An important feature of each of these memorandums of enforcement is that they have no binding legal effect – then why are the DIFC Courts so proactive and keen to sign them?

First, the purpose of the memorandums is to provide a practical and authoritative guide to enforcement of a judgment.[1] This fits with DIFC Courts’ grand vision and strategy of establishing a user-friendly judicial environment.

Secondly, the memorandums assist in building user confidence and aim to increase usage of the DIFC Courts.

Thirdly, the memorandums provide an international platform for the DIFC Courts to reinforce their presence in other jurisdictions as “a Common Law island in a Civil Law ocean".[2] This is expected to attract more international parties to submit their disputes to the jurisdiction of the DIFC Courts.

It remains to be seen whether the Courts of a foreign jurisdiction with which the UAE has no treaty but with which the DIFC Courts have entered into an MoG, such as Korea, will enforce the judgment, order or decision of the DIFC Courts.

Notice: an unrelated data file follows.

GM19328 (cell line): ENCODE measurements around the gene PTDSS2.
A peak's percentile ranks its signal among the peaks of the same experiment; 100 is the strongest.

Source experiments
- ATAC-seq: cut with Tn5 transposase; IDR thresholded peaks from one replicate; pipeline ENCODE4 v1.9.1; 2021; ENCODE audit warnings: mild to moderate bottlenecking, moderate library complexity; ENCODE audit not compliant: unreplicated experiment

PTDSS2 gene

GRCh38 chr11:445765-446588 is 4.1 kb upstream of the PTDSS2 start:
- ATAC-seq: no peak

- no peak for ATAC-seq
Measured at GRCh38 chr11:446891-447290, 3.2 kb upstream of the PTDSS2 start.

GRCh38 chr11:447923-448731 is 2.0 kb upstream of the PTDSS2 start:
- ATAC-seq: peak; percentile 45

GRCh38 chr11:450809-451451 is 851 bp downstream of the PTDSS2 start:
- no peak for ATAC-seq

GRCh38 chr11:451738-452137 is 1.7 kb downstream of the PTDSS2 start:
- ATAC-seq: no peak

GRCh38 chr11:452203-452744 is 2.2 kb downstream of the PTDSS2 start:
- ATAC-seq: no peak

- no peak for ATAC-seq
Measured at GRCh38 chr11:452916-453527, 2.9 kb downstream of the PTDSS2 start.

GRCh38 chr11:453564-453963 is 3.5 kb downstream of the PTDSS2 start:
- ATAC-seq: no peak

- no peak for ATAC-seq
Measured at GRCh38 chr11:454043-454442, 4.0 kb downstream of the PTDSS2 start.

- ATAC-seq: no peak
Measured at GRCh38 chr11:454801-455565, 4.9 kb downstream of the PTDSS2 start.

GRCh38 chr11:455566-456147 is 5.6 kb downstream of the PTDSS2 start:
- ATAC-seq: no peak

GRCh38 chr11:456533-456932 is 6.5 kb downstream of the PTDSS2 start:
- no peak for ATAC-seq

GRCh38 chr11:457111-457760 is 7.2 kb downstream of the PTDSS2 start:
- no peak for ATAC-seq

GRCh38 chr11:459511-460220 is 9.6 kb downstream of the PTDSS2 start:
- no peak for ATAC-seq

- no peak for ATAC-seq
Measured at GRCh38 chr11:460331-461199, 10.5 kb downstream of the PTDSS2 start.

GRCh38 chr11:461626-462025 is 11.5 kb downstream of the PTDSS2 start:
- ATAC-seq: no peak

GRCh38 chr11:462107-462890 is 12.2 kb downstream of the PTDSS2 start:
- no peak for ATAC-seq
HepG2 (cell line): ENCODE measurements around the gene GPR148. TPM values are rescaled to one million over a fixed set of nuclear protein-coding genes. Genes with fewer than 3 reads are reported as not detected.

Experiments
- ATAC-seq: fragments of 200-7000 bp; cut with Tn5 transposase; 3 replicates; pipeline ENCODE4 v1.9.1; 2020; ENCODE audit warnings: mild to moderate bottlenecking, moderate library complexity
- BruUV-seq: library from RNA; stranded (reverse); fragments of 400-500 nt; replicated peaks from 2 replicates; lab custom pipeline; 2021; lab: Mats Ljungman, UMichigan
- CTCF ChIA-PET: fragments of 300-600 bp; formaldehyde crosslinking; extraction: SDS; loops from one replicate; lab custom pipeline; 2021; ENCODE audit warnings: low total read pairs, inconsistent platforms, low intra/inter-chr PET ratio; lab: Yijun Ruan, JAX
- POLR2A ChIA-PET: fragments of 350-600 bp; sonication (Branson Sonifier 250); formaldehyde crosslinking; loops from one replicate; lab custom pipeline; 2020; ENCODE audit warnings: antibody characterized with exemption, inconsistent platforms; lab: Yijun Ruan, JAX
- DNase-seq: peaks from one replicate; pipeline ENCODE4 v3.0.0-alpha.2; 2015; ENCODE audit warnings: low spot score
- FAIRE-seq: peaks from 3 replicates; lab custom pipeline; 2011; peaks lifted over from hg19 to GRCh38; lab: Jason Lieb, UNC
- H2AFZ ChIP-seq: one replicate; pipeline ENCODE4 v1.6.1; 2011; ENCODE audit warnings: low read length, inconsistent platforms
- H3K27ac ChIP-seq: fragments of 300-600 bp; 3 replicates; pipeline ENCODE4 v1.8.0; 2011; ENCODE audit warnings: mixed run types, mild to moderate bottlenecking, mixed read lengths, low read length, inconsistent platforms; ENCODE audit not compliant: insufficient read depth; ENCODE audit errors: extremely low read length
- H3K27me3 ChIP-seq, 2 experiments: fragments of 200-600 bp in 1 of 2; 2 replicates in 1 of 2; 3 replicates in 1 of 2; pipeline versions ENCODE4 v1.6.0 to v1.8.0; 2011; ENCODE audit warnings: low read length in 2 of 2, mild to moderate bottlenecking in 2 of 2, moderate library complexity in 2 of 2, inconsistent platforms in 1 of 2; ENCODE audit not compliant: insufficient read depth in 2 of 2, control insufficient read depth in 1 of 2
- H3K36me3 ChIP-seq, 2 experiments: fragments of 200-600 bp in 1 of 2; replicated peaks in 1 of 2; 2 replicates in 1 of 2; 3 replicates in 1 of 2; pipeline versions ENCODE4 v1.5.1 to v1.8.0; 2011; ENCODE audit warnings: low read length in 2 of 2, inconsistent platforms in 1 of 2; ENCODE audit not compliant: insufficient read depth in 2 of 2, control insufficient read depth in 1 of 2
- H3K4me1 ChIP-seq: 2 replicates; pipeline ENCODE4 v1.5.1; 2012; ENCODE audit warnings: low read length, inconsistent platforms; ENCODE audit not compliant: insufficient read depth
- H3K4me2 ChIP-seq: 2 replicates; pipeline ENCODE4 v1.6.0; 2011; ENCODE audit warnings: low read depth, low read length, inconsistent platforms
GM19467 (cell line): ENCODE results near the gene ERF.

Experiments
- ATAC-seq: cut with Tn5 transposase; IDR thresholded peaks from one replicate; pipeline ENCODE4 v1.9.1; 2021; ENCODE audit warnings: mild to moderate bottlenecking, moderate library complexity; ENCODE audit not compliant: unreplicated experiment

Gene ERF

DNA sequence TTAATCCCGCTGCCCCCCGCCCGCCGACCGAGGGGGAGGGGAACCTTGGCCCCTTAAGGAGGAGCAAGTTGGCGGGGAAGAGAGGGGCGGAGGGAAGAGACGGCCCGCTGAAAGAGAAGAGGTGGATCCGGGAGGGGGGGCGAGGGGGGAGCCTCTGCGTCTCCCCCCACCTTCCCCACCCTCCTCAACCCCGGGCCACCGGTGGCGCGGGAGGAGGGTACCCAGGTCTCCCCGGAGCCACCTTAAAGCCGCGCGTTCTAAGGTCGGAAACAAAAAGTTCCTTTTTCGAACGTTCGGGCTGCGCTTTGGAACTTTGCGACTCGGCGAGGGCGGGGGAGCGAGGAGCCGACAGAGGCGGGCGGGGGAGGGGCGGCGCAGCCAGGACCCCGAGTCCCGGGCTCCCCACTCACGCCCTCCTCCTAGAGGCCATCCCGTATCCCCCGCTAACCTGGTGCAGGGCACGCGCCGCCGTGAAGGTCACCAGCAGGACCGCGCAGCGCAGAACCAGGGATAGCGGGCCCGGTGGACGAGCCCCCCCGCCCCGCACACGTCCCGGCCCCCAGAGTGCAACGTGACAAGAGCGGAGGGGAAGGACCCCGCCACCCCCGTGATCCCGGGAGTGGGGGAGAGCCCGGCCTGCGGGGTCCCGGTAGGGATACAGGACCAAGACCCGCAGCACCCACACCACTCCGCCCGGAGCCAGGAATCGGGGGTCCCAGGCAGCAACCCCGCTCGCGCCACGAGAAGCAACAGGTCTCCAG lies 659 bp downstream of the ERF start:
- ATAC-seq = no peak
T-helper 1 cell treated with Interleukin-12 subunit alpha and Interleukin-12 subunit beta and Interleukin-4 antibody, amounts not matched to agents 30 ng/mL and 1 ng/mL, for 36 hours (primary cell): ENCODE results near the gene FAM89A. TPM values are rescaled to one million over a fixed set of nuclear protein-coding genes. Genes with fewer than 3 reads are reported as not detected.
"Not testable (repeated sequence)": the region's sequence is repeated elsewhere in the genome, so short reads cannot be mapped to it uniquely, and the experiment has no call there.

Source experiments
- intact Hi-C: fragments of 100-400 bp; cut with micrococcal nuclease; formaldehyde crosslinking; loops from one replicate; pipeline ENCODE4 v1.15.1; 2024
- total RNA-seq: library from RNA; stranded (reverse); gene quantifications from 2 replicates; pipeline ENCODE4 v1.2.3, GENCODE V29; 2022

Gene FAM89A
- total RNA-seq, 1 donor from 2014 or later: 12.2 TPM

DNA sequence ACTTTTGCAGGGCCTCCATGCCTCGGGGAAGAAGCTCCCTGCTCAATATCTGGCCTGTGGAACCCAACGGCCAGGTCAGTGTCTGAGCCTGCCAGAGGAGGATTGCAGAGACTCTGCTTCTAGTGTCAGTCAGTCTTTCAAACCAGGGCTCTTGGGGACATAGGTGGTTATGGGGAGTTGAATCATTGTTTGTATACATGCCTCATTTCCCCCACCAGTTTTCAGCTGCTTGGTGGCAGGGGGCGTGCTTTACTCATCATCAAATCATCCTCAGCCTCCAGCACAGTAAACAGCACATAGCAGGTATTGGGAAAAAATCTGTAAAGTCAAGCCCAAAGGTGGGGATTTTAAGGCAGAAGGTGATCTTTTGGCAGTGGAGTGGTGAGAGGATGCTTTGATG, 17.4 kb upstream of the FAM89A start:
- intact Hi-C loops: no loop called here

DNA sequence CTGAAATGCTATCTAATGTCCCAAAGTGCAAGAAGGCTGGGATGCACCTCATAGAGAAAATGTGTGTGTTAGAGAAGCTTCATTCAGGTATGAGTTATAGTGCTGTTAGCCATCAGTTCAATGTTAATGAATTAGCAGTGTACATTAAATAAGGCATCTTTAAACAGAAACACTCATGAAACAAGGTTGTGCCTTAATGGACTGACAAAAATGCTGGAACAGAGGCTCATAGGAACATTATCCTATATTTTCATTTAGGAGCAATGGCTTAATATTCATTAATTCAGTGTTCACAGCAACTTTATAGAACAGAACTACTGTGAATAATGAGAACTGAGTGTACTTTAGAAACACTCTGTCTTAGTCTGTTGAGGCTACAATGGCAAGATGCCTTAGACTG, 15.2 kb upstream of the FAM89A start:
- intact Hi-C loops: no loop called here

DIFC - China

More recently, the DIFC Courts have been in talks with Shanghai for the purpose of agreeing an MoG. Further, the DIFC has also pledged to support China's “One Belt, One Road” development initiative in realising its growth objectives over the next decade.

Separately, the Academy of Law in the DIFC has entered into an MoU with the East China University of Politics and Law which provides detailed and comprehensive opportunities for cooperation, including staff/student exchanges, joint-seminars and conferences and the sharing of academic resources.

View more articles from the latest edition of Crossing Borders.


[1] This was affirmed in DNB Bank ASA v Gulf Eyadah Corporation and Gulf Navigation Holding PJSC (CA-007-2015).

[2] Address by Michael Hwang, Lawasia Conference, Kuala Lumpa, Malaysia (1 November 2008).